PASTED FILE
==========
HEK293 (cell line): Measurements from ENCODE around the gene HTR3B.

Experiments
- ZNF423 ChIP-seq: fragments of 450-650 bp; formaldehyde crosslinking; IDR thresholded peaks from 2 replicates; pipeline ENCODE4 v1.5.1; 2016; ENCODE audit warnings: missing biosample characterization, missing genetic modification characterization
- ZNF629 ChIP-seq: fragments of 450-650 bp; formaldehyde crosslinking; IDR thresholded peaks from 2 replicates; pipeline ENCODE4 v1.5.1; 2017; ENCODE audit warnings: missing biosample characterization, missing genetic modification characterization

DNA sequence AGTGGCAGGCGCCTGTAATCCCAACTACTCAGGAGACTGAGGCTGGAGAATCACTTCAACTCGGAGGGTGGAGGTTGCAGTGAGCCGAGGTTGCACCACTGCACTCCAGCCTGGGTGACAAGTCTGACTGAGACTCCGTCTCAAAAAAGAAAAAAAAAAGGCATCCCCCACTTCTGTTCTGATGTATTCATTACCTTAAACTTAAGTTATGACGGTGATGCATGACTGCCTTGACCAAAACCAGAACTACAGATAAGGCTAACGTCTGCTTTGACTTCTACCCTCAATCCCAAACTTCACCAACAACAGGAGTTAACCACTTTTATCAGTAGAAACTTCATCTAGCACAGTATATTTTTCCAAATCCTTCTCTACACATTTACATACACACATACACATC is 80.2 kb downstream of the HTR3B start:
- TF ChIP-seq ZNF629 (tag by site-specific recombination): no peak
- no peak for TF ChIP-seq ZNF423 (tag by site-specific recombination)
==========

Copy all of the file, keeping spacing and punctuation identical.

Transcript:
HEK293 (cell line): Measurements from ENCODE around the gene HTR3B.

Experiments
- ZNF423 ChIP-seq: fragments of 450-650 bp; formaldehyde crosslinking; IDR thresholded peaks from 2 replicates; pipeline ENCODE4 v1.5.1; 2016; ENCODE audit warnings: missing biosample characterization, missing genetic modification characterization
- ZNF629 ChIP-seq: fragments of 450-650 bp; formaldehyde crosslinking; IDR thresholded peaks from 2 replicates; pipeline ENCODE4 v1.5.1; 2017; ENCODE audit warnings: missing biosample characterization, missing genetic modification characterization

DNA sequence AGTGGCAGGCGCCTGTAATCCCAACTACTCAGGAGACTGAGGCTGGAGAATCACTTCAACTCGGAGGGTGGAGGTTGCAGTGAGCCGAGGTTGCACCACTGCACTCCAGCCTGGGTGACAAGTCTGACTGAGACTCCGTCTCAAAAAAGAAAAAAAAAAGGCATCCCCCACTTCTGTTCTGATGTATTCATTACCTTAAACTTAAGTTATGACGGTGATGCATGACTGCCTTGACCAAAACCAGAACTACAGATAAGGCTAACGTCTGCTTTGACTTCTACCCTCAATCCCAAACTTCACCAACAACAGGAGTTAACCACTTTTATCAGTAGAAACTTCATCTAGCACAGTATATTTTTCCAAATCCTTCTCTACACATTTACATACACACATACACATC is 80.2 kb downstream of the HTR3B start:
- TF ChIP-seq ZNF629 (tag by site-specific recombination): no peak
- no peak for TF ChIP-seq ZNF423 (tag by site-specific recombination)